By encoding special characters injected into the user-supplied input, such as the single quote to its XML entity representation, we can avoid a situation where malicious user input breaks out of the intended XPath query syntax:

import {encode} from 'html-entities';
const nodes = xpath.select("/teams/team[name='" + encode(teamName) + "']/members/member/name/text()", doc);

In this modified application code, the malicious user input demonstrated in the attack shown above, would be encoded so that it is: Bears&apos;]

And the resulting constructed XPath query would be: /teams/team[name='Bears&apos;]']/members/member/name/text()

Parameterized XPath queries

A better option is to use parameterized XPath queries, however, this depends on the specific XPath library or API the application uses, as some libraries do not implement parameterization of queries. Similar to SQL parameterized queries, the user input is inserted into the query as a variable, and any special characters in that user input cause the query to fail or are automatically escaped and cannot change the syntax of the query. A parameterized XPath query may look similar to the following:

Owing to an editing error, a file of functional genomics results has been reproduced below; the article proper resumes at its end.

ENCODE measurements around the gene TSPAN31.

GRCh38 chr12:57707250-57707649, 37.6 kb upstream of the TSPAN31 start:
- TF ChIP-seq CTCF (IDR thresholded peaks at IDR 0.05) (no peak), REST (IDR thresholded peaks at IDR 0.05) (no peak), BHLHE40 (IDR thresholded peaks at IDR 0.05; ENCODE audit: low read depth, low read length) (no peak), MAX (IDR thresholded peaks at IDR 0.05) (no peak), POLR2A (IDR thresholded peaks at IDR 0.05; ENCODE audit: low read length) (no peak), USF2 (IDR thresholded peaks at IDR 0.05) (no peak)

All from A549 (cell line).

//team[name = $teamname]

Where $teamname is supplied as an argument to the parameterization method call.

Static analysis tool

Adding a static application security testing (SAST) tool to your DevOps pipeline as an additional line of defense is an excellent way to catch vulnerabilities before they make it to production. There are many, but Snyk Code is our personal favorite, as it scans in real-time, provides actionable remediation advice, and is available from your favorite IDE.


Test your knowledge!


Which of the following techniques effectively prevents XPath injection attacks in JavaScript by encoding special characters in user input before passing it to an XPath expression?

Keep learning

To learn more about XPath injection, check out some other great content:


You have taken your first step into learning what XPath injection is, how it works, what the impacts are, and how to protect your own applications. We hope that you will apply this knowledge to make your applications safer.

We'd really appreciate it if you could take a minute to rate how valuable this lesson was for you and provide feedback to help us improve! Also, make sure to check out our lessons on other common vulnerabilities.